Hello sweet cheeks,
As you may already know, my decision to become a vegetarian was a spontaneous one. However, within the last week, I have found so many good reasons to continue being an asparagus. I’m going to get the sentimental reasons out of the way first. This post is based purely on my own feelings. Yes, you might view some sentences at hyperbolic. I am not playing the puppy card to try and make anyone feel guilty about their own choices.
I would like to introduce you to Leo:
Today Leo is celebrating his four-months-and-nineteen days birthday. Isn’t he cute? I have a tendency to talk about Leo as if he is my child. Before this little rascal came along, I wasn’t fond of animals. I have always liked the cold-blooded kind, but there was no way that mother asparagus would let a snake in the house. I wasn’t even allowed the baby gecko, that was offered to me by my school librarian for a bargain £10! Since Leo has arrived in to my life, I have become, dare I say it? An animal person. I am now one of those people who will converse with dog-owners about puppy training tips. A trip to Pets at Home has become just as exciting as trips to Toys R’ Us had been when I was small.
Leo does the funniest things, he is even sillier than the very silly asparagus. I am so proud of him when he gives paw in order to get a treat. He will sit on the kerb before crossing the road to make sure nothing is coming. My heart melts when he runs towards me, lays down on my feet and looks at me with those mismatched eyes until I give him a belly-rub. Leo is better than people at making friends. He met a miniature Schnauzer one day, called Lottie. It was love at first sight for the pair. Again, I stood like a proud parent as Leo played with Lottie. It was like a child fitting in well on their first day of school. There are times when Leo could do with eating a mint, the times he has laddered my tights and pulled threads from my clothes. But I love him. I don’t want to get too emotional, but I did not think that I had the capacity to love some thing this much, that was not human (except for Chanel of course, darling). If I love Leo, then why should I not love all animals?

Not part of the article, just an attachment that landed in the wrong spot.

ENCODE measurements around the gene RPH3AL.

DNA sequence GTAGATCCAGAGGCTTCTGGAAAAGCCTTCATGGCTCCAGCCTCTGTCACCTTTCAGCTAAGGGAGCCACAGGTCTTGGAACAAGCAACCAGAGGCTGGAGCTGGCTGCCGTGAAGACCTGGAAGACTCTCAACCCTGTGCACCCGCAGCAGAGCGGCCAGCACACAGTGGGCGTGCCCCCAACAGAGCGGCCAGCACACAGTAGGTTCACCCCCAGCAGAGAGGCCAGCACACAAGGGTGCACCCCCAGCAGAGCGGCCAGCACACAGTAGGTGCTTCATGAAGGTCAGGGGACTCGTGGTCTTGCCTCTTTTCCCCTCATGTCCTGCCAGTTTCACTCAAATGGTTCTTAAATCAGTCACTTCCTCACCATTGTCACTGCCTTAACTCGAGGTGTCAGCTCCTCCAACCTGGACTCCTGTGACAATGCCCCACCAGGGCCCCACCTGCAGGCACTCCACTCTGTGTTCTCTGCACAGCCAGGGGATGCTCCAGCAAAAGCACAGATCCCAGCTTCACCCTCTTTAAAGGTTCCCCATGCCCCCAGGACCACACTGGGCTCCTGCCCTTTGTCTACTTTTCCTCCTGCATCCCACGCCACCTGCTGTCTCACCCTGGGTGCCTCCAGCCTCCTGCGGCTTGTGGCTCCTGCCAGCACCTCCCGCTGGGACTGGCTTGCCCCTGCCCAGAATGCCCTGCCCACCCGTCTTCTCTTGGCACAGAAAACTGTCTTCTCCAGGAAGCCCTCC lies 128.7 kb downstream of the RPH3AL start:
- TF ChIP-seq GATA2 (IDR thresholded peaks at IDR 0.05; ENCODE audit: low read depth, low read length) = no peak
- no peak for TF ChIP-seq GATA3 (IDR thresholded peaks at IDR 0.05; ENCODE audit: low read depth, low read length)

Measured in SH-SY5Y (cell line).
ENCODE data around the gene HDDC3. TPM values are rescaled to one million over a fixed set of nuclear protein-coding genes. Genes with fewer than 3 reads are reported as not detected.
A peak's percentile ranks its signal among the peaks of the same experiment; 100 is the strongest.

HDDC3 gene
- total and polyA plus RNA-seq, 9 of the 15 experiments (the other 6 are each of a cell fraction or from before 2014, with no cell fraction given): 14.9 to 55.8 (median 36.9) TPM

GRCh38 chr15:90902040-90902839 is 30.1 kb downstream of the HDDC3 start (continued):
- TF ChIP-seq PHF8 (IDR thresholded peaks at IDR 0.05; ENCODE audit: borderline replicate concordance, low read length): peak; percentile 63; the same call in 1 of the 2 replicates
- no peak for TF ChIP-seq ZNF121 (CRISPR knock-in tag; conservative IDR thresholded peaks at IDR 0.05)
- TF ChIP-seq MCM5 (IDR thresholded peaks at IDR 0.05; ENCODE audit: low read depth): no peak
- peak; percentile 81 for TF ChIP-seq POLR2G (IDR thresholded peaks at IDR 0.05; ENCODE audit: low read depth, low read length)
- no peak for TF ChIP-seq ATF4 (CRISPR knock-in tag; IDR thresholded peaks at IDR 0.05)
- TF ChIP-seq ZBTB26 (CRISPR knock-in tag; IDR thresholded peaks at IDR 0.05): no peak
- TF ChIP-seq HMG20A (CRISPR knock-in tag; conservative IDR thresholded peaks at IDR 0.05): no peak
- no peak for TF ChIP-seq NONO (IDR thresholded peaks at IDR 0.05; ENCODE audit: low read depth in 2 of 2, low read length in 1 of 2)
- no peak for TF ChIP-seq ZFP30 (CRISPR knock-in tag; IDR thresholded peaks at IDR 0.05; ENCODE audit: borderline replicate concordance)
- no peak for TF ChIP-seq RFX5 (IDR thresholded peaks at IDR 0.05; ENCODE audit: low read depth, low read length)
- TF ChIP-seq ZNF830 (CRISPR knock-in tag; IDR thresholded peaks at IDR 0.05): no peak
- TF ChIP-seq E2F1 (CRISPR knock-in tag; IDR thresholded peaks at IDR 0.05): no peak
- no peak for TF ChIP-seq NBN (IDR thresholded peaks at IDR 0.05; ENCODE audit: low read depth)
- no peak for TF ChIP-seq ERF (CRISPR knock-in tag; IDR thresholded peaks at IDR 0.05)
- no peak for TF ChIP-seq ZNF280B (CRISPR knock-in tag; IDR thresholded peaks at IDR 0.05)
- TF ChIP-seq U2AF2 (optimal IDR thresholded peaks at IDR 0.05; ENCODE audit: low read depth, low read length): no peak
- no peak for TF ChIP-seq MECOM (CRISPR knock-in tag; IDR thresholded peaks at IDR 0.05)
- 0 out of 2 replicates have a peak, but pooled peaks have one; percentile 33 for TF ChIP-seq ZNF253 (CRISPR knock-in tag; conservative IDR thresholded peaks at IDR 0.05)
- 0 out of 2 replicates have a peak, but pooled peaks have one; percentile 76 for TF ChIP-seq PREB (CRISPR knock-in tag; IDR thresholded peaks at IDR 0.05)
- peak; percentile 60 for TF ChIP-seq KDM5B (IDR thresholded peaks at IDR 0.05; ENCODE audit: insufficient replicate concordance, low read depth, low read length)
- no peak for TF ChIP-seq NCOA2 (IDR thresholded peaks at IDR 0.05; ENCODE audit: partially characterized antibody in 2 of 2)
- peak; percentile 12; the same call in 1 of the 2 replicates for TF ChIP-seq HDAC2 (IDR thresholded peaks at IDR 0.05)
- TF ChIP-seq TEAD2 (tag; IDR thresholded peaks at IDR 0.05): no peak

Imagine if it was acceptable to eat dogs. Leo would be put in a tiny cage, he would be living in his own faeces. He would be fed food pumped full of medicine and growth hormornes until he was fat enough for people to eat him. Before being eaten, he may have been skinned alive so that the fur industry could have his glossy coat without any damages to it. One certainly wouldn’t want bullet holes or blood stains tarnishing the pelt. Leo would then be hung upside down, and split down his tummy, all of his blood pouring onto the floor of the slaughterhouse. Off Leo goes to the butcher, where he is cut in to sections and ready to be sold. Who wants the liver? How about a leg of Leo? More of a breast man are we, sir?
Writing the above has made me feel a bit sick. But since becoming a vegetarian, I can no longer look at meat and see food. Instead, I see the life and death cycle of the animal. Cows may not give paw, but they are still living breathing creatures. Watching lambs frolicking on a field is just as heart-warming as cuddling Leo. 850 million animals and hundreds of millions of fish are slaughtered in the UK alone. Some people might feel that comparing a puppy to a cow is wrong, that there is no comparison. But, they are all animals. And I do not want to eat any of them.
This issue of course leads to other horrors that people subject animals too. During the course of the week I will also look at animal testing and the role animals play in the clothing industry.
With animal love,
The sentimental asparagus and Leo.